- Giovanni da Verrazzano—In 1524 Giovanni da Verrazzano was the first known European to have entered New York Bay and the first to have seen what we now call The Battery. The bronze sculpture of the explorer stands tall on a pedestal above a female figure that represents Discovery.
- Coast Guard Memorial—in memory of the men and women of the United States Coast Guard who served their country in World War II.
Different Memorials Throughout the Park
- Fort George Memorial Tablet—This marker recognizes the southwest bastion of Fort George (originally Fort Amsterdam). The fort was demolished after the Revolutionary War.
- The Battery Cannon—This cannon was placed at The Battery in 1914 after it was exhumed from the corner of Broadway and Exchange Alley in 1892 and presented to the City of New York.
- Castello Plan Monument—This three-dimensional bronze relief map of The Castello Plan, a 1660 map of New Amsterdam, sits upon a natural boulder for a glimpse into the history of lower Manhattan. “All 317 houses extant at that time are delineated on the map, many with the gardens and orchards that supplied food to sustain the first settlement.”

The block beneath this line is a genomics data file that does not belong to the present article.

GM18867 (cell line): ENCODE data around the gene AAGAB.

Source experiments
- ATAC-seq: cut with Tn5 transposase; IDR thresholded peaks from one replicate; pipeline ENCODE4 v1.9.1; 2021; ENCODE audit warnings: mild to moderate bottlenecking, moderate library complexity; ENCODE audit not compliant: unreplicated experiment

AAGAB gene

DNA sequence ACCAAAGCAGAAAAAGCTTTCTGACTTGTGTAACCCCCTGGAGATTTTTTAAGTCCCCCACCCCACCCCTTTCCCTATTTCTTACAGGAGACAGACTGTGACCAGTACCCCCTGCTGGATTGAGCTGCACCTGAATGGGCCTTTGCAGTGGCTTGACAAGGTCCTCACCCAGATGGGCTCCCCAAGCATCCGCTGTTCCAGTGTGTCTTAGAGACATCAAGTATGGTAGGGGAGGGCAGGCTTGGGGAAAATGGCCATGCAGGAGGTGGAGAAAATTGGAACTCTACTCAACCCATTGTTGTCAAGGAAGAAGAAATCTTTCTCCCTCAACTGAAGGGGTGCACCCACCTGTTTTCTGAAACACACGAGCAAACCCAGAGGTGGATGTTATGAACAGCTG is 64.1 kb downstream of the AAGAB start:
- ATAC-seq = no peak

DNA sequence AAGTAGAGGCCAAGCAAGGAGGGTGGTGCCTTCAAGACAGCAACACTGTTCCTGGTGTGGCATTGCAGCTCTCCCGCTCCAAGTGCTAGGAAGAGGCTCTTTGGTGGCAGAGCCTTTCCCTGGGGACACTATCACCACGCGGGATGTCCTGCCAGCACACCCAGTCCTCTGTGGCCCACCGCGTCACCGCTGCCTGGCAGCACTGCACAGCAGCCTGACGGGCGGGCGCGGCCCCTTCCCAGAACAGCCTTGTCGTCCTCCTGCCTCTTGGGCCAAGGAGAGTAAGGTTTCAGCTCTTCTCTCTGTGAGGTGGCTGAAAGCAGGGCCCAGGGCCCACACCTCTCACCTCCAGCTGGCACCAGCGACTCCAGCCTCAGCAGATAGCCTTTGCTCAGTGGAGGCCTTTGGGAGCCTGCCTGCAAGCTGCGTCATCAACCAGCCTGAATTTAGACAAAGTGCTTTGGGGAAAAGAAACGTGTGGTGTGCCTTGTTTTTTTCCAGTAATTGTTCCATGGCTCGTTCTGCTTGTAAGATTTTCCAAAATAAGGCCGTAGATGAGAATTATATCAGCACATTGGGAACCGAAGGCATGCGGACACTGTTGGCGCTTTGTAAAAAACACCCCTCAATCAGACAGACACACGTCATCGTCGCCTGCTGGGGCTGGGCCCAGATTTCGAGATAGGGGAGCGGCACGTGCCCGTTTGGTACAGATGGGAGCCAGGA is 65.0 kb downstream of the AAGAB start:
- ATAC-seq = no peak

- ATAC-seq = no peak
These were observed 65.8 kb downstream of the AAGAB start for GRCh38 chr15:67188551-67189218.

- Marine Flagstaff—This Flagstaff, dedicated in 1955, commemorates the maritime history of The Battery.
- Jerusalem Grove—The people of Jerusalem presented this gift of fifteen cedar trees to the people of New York City in 1976.
- Netherland Monument—commemorating the Dutch establishment of New Amsterdam, this granite sculpture depicts an exchange between the Native Americans and the Dutch.
- Norwegian Veterans Monument—made of Norwegian coastal boulders, the pink granite honors the brave sailors of the Norwegian merchant marines who lost their lives during World War II and who considered their port of call, New York, as their home.
- Peter Caesar Alberti Marker—the first Italian settler in the area we now call New York presented by the Italian Historical Society of America.